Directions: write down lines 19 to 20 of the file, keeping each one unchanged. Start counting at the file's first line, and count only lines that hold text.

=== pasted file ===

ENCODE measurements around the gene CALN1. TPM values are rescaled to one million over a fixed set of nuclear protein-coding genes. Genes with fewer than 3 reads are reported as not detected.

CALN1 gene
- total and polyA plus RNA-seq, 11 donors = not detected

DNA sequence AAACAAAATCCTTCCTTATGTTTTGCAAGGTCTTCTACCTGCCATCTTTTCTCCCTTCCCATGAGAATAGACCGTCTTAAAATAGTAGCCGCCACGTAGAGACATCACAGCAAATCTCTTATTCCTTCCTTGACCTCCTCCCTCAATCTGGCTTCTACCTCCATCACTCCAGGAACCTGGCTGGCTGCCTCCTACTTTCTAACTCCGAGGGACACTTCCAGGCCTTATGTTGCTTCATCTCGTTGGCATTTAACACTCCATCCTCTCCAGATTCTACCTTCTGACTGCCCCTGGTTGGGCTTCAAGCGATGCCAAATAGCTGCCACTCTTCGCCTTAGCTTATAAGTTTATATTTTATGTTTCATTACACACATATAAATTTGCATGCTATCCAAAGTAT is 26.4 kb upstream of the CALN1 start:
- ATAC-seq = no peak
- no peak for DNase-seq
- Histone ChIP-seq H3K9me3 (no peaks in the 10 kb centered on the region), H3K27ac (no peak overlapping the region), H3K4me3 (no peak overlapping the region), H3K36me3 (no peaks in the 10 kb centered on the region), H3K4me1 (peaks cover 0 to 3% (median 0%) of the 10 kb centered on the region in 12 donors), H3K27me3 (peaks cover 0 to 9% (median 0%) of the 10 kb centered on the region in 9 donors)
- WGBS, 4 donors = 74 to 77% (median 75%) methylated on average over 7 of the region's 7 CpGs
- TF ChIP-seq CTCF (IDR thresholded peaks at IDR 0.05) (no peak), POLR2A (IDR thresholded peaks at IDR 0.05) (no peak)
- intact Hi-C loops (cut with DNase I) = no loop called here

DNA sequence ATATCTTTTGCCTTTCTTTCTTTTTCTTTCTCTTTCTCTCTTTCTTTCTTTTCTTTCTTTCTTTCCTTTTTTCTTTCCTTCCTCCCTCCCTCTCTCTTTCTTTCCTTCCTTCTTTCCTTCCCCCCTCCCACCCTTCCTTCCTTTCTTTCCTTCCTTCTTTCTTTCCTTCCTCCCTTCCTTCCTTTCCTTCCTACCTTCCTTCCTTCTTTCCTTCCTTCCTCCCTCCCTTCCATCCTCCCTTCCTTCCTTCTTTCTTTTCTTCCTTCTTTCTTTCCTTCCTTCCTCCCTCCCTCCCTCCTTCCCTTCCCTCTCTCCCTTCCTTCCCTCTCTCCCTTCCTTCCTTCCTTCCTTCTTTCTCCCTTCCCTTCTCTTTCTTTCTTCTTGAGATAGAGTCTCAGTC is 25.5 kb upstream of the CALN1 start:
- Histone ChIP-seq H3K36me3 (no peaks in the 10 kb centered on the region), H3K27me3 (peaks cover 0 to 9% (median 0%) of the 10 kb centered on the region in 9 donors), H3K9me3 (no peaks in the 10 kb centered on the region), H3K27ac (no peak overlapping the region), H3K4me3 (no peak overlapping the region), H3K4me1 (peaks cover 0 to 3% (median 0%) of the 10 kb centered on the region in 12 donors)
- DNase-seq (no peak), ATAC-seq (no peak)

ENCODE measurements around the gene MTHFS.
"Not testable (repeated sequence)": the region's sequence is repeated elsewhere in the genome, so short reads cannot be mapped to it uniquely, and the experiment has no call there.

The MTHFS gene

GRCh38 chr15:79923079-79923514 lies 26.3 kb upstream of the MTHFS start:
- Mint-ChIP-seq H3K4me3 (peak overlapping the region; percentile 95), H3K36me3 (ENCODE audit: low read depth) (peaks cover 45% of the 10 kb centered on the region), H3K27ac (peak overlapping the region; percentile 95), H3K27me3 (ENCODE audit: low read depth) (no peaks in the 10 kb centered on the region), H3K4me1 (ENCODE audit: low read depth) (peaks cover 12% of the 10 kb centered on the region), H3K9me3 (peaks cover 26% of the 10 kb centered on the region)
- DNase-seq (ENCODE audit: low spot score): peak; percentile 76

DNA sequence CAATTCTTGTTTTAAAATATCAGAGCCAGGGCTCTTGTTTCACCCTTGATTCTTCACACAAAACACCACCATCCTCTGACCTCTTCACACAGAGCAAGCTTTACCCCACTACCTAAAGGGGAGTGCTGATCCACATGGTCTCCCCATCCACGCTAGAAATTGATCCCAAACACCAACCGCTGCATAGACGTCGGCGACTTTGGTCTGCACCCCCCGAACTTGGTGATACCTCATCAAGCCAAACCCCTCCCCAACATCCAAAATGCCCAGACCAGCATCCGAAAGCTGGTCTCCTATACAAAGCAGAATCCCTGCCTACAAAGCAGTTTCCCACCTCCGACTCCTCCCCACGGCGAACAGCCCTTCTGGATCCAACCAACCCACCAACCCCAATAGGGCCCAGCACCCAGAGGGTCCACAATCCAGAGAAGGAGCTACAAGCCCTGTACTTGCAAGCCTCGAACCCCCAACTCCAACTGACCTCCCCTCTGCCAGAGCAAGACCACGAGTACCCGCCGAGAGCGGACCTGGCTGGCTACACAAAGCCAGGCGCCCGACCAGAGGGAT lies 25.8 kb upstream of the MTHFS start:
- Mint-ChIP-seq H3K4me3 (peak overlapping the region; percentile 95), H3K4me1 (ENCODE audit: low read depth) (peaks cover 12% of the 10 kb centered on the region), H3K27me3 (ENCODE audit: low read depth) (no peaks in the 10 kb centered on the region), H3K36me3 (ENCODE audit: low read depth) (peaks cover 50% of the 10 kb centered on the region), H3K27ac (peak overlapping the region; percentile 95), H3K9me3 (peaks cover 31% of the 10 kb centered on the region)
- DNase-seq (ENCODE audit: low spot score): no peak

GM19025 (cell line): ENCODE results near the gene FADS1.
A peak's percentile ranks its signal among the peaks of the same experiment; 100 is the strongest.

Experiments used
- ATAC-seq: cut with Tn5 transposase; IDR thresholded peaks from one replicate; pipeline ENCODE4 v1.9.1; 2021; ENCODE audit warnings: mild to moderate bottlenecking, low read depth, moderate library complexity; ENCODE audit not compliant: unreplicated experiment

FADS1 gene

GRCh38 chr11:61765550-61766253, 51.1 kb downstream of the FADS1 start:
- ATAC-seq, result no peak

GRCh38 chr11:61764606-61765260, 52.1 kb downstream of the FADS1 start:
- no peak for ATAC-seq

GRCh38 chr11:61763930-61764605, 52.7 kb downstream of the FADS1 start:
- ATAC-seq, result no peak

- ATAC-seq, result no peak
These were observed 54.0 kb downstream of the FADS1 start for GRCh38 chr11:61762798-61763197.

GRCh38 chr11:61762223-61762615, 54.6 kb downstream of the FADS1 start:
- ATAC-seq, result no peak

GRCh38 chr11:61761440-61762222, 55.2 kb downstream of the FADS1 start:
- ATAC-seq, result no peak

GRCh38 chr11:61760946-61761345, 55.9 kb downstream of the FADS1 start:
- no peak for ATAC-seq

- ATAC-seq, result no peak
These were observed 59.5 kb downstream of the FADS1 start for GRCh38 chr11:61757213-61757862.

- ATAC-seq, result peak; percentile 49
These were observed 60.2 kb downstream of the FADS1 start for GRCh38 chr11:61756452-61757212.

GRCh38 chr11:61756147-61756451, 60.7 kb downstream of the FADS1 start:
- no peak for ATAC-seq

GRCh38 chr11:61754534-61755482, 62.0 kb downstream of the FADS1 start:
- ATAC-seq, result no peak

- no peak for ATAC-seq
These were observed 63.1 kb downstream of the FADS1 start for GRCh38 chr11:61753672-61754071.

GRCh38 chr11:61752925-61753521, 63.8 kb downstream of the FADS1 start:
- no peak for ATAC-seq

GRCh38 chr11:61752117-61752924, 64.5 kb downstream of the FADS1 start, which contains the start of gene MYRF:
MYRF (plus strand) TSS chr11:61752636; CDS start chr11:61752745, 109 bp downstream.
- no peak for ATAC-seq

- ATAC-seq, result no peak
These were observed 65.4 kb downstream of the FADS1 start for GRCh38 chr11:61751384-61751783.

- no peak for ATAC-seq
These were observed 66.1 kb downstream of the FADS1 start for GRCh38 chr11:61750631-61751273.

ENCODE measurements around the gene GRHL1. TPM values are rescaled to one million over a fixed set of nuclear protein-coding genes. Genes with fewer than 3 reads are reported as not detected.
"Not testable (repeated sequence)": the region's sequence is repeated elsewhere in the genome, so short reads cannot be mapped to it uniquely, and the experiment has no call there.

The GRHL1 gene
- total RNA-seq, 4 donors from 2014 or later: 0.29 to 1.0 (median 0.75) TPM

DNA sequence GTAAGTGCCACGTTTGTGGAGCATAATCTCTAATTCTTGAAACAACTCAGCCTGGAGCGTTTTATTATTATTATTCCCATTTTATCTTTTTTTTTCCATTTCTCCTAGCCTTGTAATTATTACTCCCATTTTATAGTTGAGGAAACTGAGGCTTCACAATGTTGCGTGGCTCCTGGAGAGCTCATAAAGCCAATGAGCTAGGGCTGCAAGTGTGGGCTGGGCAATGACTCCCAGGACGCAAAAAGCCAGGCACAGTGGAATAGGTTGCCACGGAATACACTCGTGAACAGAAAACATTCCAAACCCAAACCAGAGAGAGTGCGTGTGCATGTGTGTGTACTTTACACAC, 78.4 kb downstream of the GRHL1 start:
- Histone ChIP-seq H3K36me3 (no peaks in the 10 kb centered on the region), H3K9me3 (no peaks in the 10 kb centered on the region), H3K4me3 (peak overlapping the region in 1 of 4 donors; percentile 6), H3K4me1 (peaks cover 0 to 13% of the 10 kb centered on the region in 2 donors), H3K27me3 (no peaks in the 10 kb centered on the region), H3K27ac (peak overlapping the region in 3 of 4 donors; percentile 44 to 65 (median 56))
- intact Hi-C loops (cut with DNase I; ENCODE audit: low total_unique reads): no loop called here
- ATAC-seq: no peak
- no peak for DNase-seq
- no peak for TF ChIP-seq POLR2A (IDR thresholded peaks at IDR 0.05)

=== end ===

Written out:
- DNase-seq (ENCODE audit: low spot score): peak; percentile 76

DNA sequence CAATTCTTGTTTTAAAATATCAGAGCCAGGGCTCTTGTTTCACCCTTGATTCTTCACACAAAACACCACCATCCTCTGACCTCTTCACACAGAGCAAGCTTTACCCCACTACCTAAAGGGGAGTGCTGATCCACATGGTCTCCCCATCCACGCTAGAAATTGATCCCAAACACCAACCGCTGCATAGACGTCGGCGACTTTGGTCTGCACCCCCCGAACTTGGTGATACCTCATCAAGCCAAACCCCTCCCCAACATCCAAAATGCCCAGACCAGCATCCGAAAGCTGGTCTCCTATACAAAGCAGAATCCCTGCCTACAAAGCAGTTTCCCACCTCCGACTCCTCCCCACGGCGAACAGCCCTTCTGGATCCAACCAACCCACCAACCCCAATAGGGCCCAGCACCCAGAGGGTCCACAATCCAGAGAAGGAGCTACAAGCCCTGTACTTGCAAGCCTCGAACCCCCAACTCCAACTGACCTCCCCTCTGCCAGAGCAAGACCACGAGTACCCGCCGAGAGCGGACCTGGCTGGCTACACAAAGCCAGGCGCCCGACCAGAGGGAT lies 25.8 kb upstream of the MTHFS start: